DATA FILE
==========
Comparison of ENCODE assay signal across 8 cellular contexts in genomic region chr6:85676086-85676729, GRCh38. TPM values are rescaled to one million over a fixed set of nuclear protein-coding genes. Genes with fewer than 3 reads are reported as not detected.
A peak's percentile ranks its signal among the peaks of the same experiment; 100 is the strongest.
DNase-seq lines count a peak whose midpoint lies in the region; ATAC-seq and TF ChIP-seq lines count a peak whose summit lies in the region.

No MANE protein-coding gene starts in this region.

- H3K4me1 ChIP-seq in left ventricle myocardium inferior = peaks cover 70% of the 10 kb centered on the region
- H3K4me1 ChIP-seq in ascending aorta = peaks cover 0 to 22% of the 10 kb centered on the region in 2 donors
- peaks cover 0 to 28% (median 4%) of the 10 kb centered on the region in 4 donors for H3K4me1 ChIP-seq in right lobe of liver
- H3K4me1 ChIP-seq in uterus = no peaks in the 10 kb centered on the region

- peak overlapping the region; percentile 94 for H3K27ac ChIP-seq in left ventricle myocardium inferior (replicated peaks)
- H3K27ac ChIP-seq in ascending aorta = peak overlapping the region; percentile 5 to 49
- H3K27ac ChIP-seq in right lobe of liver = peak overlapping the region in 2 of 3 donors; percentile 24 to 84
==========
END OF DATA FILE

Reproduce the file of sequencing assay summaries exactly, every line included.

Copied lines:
Comparison of ENCODE assay signal across 8 cellular contexts in genomic region chr6:85676086-85676729, GRCh38. TPM values are rescaled to one million over a fixed set of nuclear protein-coding genes. Genes with fewer than 3 reads are reported as not detected.
A peak's percentile ranks its signal among the peaks of the same experiment; 100 is the strongest.
DNase-seq lines count a peak whose midpoint lies in the region; ATAC-seq and TF ChIP-seq lines count a peak whose summit lies in the region.

No MANE protein-coding gene starts in this region.

- H3K4me1 ChIP-seq in left ventricle myocardium inferior = peaks cover 70% of the 10 kb centered on the region
- H3K4me1 ChIP-seq in ascending aorta = peaks cover 0 to 22% of the 10 kb centered on the region in 2 donors
- peaks cover 0 to 28% (median 4%) of the 10 kb centered on the region in 4 donors for H3K4me1 ChIP-seq in right lobe of liver
- H3K4me1 ChIP-seq in uterus = no peaks in the 10 kb centered on the region

- peak overlapping the region; percentile 94 for H3K27ac ChIP-seq in left ventricle myocardium inferior (replicated peaks)
- H3K27ac ChIP-seq in ascending aorta = peak overlapping the region; percentile 5 to 49
- H3K27ac ChIP-seq in right lobe of liver = peak overlapping the region in 2 of 3 donors; percentile 24 to 84